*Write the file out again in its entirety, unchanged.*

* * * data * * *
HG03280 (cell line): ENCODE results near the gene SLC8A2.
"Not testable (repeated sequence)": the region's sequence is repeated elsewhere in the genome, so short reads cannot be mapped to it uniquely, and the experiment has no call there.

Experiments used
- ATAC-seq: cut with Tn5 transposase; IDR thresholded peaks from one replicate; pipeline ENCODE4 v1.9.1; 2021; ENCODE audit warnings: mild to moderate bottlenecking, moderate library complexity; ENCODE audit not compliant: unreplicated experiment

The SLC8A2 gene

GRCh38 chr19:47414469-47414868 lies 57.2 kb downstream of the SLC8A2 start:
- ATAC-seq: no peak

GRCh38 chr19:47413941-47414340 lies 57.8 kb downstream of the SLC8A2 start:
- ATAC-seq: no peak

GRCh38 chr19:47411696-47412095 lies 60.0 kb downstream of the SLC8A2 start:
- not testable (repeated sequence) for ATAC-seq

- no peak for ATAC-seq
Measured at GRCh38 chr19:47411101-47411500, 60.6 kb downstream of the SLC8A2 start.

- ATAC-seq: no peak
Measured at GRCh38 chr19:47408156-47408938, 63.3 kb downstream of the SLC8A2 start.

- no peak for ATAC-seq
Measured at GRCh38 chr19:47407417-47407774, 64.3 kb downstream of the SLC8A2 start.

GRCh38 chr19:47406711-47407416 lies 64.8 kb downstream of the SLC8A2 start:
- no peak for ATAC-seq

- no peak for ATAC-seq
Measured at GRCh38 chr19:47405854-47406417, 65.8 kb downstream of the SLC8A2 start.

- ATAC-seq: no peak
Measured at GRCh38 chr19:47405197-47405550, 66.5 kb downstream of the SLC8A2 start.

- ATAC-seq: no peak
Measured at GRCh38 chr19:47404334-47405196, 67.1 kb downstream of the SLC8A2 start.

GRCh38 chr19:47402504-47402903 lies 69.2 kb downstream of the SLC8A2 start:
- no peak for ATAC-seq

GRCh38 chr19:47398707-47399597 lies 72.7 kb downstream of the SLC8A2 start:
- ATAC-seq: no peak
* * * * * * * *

HG03280 (cell line): ENCODE results near the gene SLC8A2.
"Not testable (repeated sequence)": the region's sequence is repeated elsewhere in the genome, so short reads cannot be mapped to it uniquely, and the experiment has no call there.

Experiments used
- ATAC-seq: cut with Tn5 transposase; IDR thresholded peaks from one replicate; pipeline ENCODE4 v1.9.1; 2021; ENCODE audit warnings: mild to moderate bottlenecking, moderate library complexity; ENCODE audit not compliant: unreplicated experiment

The SLC8A2 gene

GRCh38 chr19:47414469-47414868 lies 57.2 kb downstream of the SLC8A2 start:
- ATAC-seq: no peak

GRCh38 chr19:47413941-47414340 lies 57.8 kb downstream of the SLC8A2 start:
- ATAC-seq: no peak

GRCh38 chr19:47411696-47412095 lies 60.0 kb downstream of the SLC8A2 start:
- not testable (repeated sequence) for ATAC-seq

- no peak for ATAC-seq
Measured at GRCh38 chr19:47411101-47411500, 60.6 kb downstream of the SLC8A2 start.

- ATAC-seq: no peak
Measured at GRCh38 chr19:47408156-47408938, 63.3 kb downstream of the SLC8A2 start.

- no peak for ATAC-seq
Measured at GRCh38 chr19:47407417-47407774, 64.3 kb downstream of the SLC8A2 start.

GRCh38 chr19:47406711-47407416 lies 64.8 kb downstream of the SLC8A2 start:
- no peak for ATAC-seq

- no peak for ATAC-seq
Measured at GRCh38 chr19:47405854-47406417, 65.8 kb downstream of the SLC8A2 start.

- ATAC-seq: no peak
Measured at GRCh38 chr19:47405197-47405550, 66.5 kb downstream of the SLC8A2 start.

- ATAC-seq: no peak
Measured at GRCh38 chr19:47404334-47405196, 67.1 kb downstream of the SLC8A2 start.

GRCh38 chr19:47402504-47402903 lies 69.2 kb downstream of the SLC8A2 start:
- no peak for ATAC-seq

GRCh38 chr19:47398707-47399597 lies 72.7 kb downstream of the SLC8A2 start:
- ATAC-seq: no peak